Corruption is a national crisis -Gov Lamido
by Leon Usigbe and Jacob Segun Olatunji,
Nigerian Tribune, Friday, 15 June 2012
GOVERNOR Sule Lamido of Jigawa State has urged Nigerians to look beyond the allegations of bribery and corruption currently rocking the House of Representatives, saying that corruption is a national crisis that must be tackled holistically.
Fielding questions from newsmen after paying a courtesy call on the National Chairman of the Peoples Democratic Party (PDP), Dr Bamanga Tukur, in Abuja on Thursday, Governor Lamido called for the adoption of an established national standard of behaviour to re-orientate the people on corruption.
Explaining that the people in the National Assembly could not act differently since they were also Nigerians, he regretted that every stratum of the society had been permeated by the cankerworm, adding that unless there was a determination on the part of Nigerians to do away with corruption, the evil would continue to thrive in national life.
According to him, “the people in the National Assembly, government houses, armed forces, police, markets, universities are all drawn from the Nigerian environment. So, when you are talking about corruption, why don’t you do some kind of reflection? Are we upright?
“It is a very serious problem. It is not an issue of Farouk or not. It is a Nigerian crisis. Are you upright? If you go to the market, people try to make money out of you. If it is oranges you want to buy, they put big ones on top and the little ones under the basket.
It is really a pity that Governor Lamido has gotten it all wrong in this very pedestrian take of corruption in Nigeria which I think can be attributable to the fact that Nigerians see most governors as being very corrupt.
First, leadership by example is usually the norm. Leaders in any society cannot blame the citizenry for the corruption crisis in their midst. Will Governor Lamido blame whatever he does, with respect to punctuality, cleanliness, being truthful, etc. on his children? If he behaves like a gentleman, his kids will copy him and behave likewise.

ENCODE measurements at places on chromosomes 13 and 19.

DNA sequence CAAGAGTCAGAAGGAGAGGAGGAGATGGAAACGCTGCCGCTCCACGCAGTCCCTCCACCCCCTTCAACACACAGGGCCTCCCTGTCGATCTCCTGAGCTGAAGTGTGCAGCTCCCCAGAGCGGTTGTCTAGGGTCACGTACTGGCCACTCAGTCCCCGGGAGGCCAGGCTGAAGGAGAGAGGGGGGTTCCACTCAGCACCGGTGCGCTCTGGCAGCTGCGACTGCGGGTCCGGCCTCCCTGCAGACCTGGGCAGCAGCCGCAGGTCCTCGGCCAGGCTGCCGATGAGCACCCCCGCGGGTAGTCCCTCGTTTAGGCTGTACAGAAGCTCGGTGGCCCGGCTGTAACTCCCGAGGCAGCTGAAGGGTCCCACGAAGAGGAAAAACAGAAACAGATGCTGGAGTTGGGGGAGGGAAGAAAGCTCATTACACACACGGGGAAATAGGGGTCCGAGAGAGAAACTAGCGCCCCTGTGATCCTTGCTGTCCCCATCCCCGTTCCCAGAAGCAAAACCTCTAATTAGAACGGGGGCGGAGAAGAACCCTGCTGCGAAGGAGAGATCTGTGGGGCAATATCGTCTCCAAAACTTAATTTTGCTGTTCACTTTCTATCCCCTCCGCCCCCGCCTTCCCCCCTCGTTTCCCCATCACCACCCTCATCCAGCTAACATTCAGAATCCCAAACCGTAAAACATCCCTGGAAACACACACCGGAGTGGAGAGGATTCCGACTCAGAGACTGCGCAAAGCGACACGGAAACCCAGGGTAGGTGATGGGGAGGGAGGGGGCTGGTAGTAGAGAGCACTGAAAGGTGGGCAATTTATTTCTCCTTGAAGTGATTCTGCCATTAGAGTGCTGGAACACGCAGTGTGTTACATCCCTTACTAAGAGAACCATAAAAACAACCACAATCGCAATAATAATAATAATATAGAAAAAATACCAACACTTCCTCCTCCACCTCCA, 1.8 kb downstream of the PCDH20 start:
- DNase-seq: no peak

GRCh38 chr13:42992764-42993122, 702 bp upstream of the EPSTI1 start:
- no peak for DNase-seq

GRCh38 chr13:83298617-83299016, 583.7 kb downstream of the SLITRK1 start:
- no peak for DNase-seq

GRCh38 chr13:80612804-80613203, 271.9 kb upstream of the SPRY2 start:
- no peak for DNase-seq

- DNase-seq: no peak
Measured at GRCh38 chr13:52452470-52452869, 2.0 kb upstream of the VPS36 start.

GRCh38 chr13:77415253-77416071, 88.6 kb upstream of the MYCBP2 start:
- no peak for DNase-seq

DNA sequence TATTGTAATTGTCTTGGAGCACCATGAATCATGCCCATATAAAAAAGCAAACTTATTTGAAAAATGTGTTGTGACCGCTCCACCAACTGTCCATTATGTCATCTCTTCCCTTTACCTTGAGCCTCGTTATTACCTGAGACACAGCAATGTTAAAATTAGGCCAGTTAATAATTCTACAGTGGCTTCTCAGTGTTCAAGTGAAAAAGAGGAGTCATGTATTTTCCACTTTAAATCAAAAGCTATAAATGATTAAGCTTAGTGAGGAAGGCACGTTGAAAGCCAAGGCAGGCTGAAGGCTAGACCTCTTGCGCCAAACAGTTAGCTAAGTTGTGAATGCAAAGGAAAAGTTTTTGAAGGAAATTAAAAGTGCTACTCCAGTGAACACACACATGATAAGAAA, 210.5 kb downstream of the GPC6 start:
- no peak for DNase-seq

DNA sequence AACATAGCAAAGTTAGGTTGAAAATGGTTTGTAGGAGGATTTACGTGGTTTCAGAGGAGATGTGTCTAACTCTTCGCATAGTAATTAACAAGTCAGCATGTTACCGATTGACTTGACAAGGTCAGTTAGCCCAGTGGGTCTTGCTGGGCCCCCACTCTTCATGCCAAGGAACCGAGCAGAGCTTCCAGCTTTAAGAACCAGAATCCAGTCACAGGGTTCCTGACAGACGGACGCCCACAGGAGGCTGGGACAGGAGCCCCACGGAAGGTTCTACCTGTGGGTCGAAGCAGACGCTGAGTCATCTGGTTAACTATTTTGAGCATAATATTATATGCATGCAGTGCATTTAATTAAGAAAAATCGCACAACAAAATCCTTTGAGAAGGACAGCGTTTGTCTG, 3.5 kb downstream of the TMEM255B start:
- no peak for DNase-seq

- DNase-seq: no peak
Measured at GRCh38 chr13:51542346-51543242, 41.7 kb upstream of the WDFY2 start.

Second, how can he compare traders’ gimmicks in market places to what our leaders are doing with respect to bribery, embezzlement, etc. ?
When late Gen. Murtala Mohammed became Head of State, he led by example which completely changed the way Nigerians attended to people requiring services from government agencies. Also during the time of Ret. Gen. Buhari and late Gen. Tunde Idiagbon, Nigerians became orderly on queues which were always formed – no matter how many people waited for services. This became the practice after the Buhari-Idiagbon government’s massive publicity for War Against Indiscipline (WAI) urged people to consider orderliness and other social practices as ways of living.
However, when Ret. Gen. Babangida became Head of State, “settle”, a verb, crept into the Nigerian lexicon as a euphemistic noun for “corruption”. It remains to this day Babangida’s legacy.
Leaders are in the drivers’ seat of state which they can steer in any direction they want. The tail surely cannot wag the dog.
Corruption permeates all sectors of the Nigerian economy, including the water sector. While it is believed that billions of Naira has been spent on water supply projects in Nigeria since Independence, there are figures as low as only about a third of this huge expenditure reportedly finding its way into actually providing potable water for the people. This has not only resulted in very poor access to potable water In Nigeria but has also retarded the progress of the move towards attainment of the Millennium Development Goals (MDGs).
Finally, this blogger has written on the issue of corruption in the water sector in Nigeria as could be seen in the following links: